Sunday, April 2, 2017

National Poetry Month: John Shade

John Shade

Title Unknown
(John Shade)

... My best time is the morning; my preferred
Season, midsummer. I once overheard
Myself awakening while half of me
Still slept in bed. I tore my spirit free,
And caught up with myself--upon the lawn
Where clover leaves cupped the topaz of the dawn,
And where Shade stood in nightshirt and one shoe.
And then I realized that this half too
Was fast asleep; both laughed and I awoke
Safe in my bed as day its eggshell broke,
And robins walked and stopped, and on the damp
Gemmed turf a brown shoe lay! My secret stamp,
The Shade impress, the mystery inborn.
Mirages, miracles, midsummer morn.

Since my biographer may be too staid
Or know too little to affirm that Shade
Shaved in his bath, here goes:
                               "He'd fixed a sort
Of hinge-and-screw affair, a steel support
Running across the tub to hold in place
The shaving mirror right before his face
And with his toe renewing tap-warmth, he'd 
Sit like a king there, and like Marat bleed."

The more I weigh, the less secure my skin;
In places it's ridiculously thin;
Thus near the mouth: the space between its wick
And my grimace, invited the wicked nick.
Or this dewlap: some day I must set free
The Newport Frill inveterate in me.
My Adam's apple is a prickly pear:
Now I shall speak of evil and despair
As none has spoken. Five, six, seven, eight,
Nine strokes are not enough. Ten. I palpate
Through strawberry-and-cream the gory mess
And find unchanged that patch of prickliness.

I have my doubts about the one-armed bloke
Who in commercials with one gliding stroke
Clears a smooth path of flesh from ear to chin,
Then wipes his faces and fondly tries his skin.
I'm in the class of fussy bimanists.
As a discreet ephebe in tights assists
A female in an acrobatic dance,
My left hand help, and holds, and shifts its stance.
Now I shall speak...Better than any soap
Is the sensation for which poets hope
When inspiration and its icy blaze,
The sudden image, the immediate phrase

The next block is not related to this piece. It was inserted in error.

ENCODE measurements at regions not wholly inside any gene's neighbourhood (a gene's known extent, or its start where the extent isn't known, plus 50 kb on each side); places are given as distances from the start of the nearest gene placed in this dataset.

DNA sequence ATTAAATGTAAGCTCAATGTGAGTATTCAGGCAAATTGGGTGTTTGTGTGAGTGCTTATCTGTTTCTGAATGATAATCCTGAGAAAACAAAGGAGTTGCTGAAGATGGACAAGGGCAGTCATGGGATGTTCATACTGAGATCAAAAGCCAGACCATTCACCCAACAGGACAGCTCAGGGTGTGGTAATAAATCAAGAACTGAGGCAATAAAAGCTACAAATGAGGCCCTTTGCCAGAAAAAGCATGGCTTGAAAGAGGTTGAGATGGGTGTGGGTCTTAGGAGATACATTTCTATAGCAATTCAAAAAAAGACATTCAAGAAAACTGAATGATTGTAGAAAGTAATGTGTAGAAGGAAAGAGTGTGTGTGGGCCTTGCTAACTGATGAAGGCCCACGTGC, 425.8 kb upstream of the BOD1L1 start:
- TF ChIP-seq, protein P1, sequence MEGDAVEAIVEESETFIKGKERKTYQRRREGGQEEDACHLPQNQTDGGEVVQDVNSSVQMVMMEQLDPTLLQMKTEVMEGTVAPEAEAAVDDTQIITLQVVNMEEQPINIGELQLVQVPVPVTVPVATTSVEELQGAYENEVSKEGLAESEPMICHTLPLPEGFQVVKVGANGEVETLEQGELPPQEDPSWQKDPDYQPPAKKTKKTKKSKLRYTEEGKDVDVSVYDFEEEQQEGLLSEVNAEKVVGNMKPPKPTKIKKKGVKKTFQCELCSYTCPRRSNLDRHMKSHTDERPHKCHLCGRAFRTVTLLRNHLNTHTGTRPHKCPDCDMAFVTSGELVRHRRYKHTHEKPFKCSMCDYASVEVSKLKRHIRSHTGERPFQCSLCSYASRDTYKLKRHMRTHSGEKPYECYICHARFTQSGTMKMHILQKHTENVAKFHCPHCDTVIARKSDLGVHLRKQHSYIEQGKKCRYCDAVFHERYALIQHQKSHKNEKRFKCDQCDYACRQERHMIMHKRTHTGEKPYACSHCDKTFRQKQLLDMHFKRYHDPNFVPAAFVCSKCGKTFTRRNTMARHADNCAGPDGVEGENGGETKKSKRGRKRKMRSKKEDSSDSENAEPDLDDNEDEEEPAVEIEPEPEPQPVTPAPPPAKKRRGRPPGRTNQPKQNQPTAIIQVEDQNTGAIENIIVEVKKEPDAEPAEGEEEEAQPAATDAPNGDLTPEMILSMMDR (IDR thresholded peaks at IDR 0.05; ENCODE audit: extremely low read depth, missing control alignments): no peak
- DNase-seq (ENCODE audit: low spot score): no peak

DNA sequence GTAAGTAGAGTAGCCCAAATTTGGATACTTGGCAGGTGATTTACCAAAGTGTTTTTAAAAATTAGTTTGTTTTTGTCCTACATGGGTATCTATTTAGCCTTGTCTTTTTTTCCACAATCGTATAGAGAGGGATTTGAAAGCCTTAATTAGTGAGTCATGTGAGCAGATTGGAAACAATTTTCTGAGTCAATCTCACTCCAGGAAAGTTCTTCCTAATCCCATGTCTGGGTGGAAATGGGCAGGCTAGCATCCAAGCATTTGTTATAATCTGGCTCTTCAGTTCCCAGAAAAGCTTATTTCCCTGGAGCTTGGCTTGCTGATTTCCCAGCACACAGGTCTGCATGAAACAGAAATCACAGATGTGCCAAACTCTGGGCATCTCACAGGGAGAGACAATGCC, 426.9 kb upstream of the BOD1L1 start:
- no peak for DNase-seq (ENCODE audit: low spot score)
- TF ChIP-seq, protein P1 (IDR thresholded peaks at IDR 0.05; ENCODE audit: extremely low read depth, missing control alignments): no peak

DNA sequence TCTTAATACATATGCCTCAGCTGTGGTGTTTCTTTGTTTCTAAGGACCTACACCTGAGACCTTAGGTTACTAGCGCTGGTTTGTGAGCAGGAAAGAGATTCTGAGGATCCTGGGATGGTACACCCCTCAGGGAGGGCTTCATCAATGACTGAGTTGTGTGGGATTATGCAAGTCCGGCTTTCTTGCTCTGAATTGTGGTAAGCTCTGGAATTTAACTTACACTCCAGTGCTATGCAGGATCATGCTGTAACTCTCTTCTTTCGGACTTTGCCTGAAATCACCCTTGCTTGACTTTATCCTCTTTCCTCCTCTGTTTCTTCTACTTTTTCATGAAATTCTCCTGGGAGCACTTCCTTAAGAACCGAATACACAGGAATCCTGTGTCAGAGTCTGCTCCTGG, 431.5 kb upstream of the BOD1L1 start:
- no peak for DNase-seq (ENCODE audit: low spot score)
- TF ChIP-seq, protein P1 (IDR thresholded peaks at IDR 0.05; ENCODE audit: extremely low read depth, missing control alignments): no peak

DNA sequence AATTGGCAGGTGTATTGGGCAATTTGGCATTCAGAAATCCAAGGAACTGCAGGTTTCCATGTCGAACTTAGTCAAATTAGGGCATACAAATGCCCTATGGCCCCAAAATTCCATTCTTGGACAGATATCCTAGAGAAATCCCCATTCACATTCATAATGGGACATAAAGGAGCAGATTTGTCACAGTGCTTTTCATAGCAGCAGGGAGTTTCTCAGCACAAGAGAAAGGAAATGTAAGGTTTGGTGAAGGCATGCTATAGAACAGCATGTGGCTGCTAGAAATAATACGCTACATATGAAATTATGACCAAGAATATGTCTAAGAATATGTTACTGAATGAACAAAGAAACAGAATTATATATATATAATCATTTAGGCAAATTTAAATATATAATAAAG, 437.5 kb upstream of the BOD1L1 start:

Over the skin a triple ripple send
Making the little hairs all stand on end
As in the enlarged animated scheme
Of whiskers mowed when held up by Our Cream.

Now I shall speak of evil as none has
Spoken before. I loathe such things as jazz;
The white-hosed moron torturing a black
Bull, rayed with red; abstractist bric-a-brac;
Primitivist folk-masks; progressive schools;
Music in supermarkets; swimming pools;
Brutes, bores, class-conscious Philistines, Freud, Marx
Fake thinkers, puffed-up poets, frauds and sharks.

And while the safety blade with scrap and screak
Travels across the country of my cheek,
Cars on the highway pass, and up the steep
Incline big trucks around my jawbone creep,
And now a silent liner docks, and now
Sunglassers tour Beirut, and now I plough
Old Zembla's fields where my gray stubble grows,
And slaves make hay between my mouth and nose.

Man's life as commentary to abstruse
Unfinished poem. Note for further use. . . . ."

This curious poem has a byzantine history. Poet John Shade lived in the Appalachian college town of New Wye. His fame is sufficient for critics to often mention him in the same breath (just "one oozy footprint behind") as his fellow poet Robert Frost, an association which Shade dId not entirely enjoy, perhaps because Frost is always mentioned first. Shade was married to his teenage sweetheart, Sybil. Their only child, a daughter named Hazel, apparently committed suicide. Shade's own dates of birth and death remain a mystery to this day but it is assumed he lived long enough to have "fields where my gray stubble grows."

Though he was once a popular poet, Shade's work—The Sacred TreeThe Swing — has fallen out of fashion as well as print. The longest sample is Shade's untitled 999-line work excerpted above, rendered in heroic couplets (rhyming pairs of lines in iambic pentameter). Shade's poem describes his life, his obsession with the senses, and his boyhood-to-maturity preoccupation with death. The work is notable for its description of a near-death experience (Shade treats it with a mixture of skepticism and reverence), and for the "faint hope" of an afterlife which it provides. 

Divided into four cantos, the work remains available only because an obscure Russian novelist made an English translation from the only Russian-language copy he could find. Since the book was missing a title page (it had been ripped from the binding) the unsure and clumsy translator gave the poem the nonsensical title Pale Fire.  It was published in 1962, although the publishing date may prove to be as untrustworthy as the translator himself.

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